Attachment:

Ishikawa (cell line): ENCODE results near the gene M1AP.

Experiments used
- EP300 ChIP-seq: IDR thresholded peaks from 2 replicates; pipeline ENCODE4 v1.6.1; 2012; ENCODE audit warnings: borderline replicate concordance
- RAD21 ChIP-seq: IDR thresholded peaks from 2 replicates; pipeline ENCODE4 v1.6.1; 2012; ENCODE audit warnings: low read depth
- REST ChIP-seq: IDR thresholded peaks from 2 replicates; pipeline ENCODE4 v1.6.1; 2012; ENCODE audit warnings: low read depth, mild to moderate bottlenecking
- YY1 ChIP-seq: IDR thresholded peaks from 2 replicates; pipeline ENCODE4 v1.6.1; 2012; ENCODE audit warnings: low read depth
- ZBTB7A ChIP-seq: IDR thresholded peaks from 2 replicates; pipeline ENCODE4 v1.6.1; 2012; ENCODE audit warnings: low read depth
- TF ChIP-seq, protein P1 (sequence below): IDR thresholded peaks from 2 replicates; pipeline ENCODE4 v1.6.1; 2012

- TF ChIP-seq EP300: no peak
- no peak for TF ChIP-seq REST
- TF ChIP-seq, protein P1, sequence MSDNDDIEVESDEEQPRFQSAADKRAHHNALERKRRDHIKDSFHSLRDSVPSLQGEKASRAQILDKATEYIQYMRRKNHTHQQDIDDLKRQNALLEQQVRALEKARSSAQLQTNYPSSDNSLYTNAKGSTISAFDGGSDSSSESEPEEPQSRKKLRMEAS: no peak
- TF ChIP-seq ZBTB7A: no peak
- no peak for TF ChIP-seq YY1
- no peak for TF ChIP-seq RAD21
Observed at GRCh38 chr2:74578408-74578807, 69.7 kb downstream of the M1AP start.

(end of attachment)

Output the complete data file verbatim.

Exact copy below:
Ishikawa (cell line): ENCODE results near the gene M1AP.

Experiments used
- EP300 ChIP-seq: IDR thresholded peaks from 2 replicates; pipeline ENCODE4 v1.6.1; 2012; ENCODE audit warnings: borderline replicate concordance
- RAD21 ChIP-seq: IDR thresholded peaks from 2 replicates; pipeline ENCODE4 v1.6.1; 2012; ENCODE audit warnings: low read depth
- REST ChIP-seq: IDR thresholded peaks from 2 replicates; pipeline ENCODE4 v1.6.1; 2012; ENCODE audit warnings: low read depth, mild to moderate bottlenecking
- YY1 ChIP-seq: IDR thresholded peaks from 2 replicates; pipeline ENCODE4 v1.6.1; 2012; ENCODE audit warnings: low read depth
- ZBTB7A ChIP-seq: IDR thresholded peaks from 2 replicates; pipeline ENCODE4 v1.6.1; 2012; ENCODE audit warnings: low read depth
- TF ChIP-seq, protein P1 (sequence below): IDR thresholded peaks from 2 replicates; pipeline ENCODE4 v1.6.1; 2012

- TF ChIP-seq EP300: no peak
- no peak for TF ChIP-seq REST
- TF ChIP-seq, protein P1, sequence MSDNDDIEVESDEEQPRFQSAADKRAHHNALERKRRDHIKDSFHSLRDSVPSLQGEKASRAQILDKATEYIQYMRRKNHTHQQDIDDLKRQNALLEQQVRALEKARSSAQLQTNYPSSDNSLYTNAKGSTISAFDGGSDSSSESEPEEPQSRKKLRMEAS: no peak
- TF ChIP-seq ZBTB7A: no peak
- no peak for TF ChIP-seq YY1
- no peak for TF ChIP-seq RAD21
Observed at GRCh38 chr2:74578408-74578807, 69.7 kb downstream of the M1AP start.